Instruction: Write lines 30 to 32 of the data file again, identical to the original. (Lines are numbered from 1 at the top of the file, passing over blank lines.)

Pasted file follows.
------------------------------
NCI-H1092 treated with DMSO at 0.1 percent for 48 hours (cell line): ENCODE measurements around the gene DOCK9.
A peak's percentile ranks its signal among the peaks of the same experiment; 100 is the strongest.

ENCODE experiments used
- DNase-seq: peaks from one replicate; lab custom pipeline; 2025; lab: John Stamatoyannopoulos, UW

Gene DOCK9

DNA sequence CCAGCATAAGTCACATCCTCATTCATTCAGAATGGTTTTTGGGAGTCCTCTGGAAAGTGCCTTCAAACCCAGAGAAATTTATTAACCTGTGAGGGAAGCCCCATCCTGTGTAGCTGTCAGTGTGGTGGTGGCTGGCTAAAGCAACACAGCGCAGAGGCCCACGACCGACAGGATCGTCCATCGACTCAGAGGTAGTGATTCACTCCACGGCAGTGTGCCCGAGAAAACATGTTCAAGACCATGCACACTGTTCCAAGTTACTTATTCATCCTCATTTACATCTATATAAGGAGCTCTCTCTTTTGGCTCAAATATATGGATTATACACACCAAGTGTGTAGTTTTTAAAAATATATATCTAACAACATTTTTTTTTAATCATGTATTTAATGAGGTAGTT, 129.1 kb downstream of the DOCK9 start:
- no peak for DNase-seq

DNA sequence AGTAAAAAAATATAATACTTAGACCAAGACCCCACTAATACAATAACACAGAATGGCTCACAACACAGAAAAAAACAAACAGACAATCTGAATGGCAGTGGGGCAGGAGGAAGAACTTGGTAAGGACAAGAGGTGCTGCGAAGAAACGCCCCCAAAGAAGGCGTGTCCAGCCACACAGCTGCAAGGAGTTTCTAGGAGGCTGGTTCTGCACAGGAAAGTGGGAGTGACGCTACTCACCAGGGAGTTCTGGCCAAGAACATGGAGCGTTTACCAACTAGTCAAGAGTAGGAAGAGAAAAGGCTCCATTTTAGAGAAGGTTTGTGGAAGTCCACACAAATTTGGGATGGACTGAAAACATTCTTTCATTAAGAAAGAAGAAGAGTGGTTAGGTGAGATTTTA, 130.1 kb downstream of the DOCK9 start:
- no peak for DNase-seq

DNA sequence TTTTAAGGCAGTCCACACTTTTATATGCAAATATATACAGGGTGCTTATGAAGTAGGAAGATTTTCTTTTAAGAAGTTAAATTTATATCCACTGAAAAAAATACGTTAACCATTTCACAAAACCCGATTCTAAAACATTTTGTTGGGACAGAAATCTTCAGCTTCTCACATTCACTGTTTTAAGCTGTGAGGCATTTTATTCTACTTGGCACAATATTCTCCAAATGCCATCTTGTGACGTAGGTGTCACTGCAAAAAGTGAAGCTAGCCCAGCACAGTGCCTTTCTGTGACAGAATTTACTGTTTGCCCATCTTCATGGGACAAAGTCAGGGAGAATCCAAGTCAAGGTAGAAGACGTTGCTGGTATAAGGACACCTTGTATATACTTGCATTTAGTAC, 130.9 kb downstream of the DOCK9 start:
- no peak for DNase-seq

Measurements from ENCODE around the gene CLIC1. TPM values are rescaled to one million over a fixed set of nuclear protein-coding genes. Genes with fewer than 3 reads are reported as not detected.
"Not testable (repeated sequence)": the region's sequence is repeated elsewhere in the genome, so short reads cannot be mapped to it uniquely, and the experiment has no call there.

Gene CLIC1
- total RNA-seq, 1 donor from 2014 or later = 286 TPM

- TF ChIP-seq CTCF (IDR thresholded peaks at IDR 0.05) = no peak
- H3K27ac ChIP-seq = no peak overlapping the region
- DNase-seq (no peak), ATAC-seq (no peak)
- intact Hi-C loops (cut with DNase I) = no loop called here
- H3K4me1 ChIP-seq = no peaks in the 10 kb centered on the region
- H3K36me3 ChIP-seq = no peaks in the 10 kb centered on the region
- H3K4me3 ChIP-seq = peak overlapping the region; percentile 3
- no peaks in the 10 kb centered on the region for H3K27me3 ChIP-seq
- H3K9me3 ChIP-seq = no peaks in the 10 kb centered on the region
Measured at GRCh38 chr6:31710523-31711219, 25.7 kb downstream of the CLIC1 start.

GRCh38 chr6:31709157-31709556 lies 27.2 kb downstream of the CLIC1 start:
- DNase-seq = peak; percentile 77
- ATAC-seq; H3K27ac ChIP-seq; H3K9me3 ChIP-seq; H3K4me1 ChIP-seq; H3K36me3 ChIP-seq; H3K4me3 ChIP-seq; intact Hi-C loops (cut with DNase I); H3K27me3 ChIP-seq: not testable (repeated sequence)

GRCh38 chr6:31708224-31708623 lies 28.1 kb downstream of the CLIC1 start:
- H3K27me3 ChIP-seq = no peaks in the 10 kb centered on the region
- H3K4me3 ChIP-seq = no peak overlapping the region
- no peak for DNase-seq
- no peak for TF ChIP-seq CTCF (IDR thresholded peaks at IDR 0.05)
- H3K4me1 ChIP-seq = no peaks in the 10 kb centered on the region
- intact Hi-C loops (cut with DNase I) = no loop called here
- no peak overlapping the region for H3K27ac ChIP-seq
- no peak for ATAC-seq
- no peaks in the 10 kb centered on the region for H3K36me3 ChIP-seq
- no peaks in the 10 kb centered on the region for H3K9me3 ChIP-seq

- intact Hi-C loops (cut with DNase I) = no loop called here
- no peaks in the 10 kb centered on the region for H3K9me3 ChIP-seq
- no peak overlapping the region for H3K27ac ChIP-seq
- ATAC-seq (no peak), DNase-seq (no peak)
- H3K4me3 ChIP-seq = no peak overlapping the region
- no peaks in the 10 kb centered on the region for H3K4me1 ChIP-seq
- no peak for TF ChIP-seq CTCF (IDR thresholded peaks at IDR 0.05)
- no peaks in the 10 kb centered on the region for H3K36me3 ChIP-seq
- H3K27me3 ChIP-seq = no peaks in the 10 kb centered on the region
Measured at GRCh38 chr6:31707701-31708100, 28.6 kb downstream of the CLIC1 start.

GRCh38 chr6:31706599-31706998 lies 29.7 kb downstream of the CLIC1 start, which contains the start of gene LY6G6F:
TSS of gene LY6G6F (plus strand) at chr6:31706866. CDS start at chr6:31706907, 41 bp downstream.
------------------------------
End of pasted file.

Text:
- H3K27me3 ChIP-seq = no peaks in the 10 kb centered on the region
- H3K4me3 ChIP-seq = no peak overlapping the region
- no peak for DNase-seq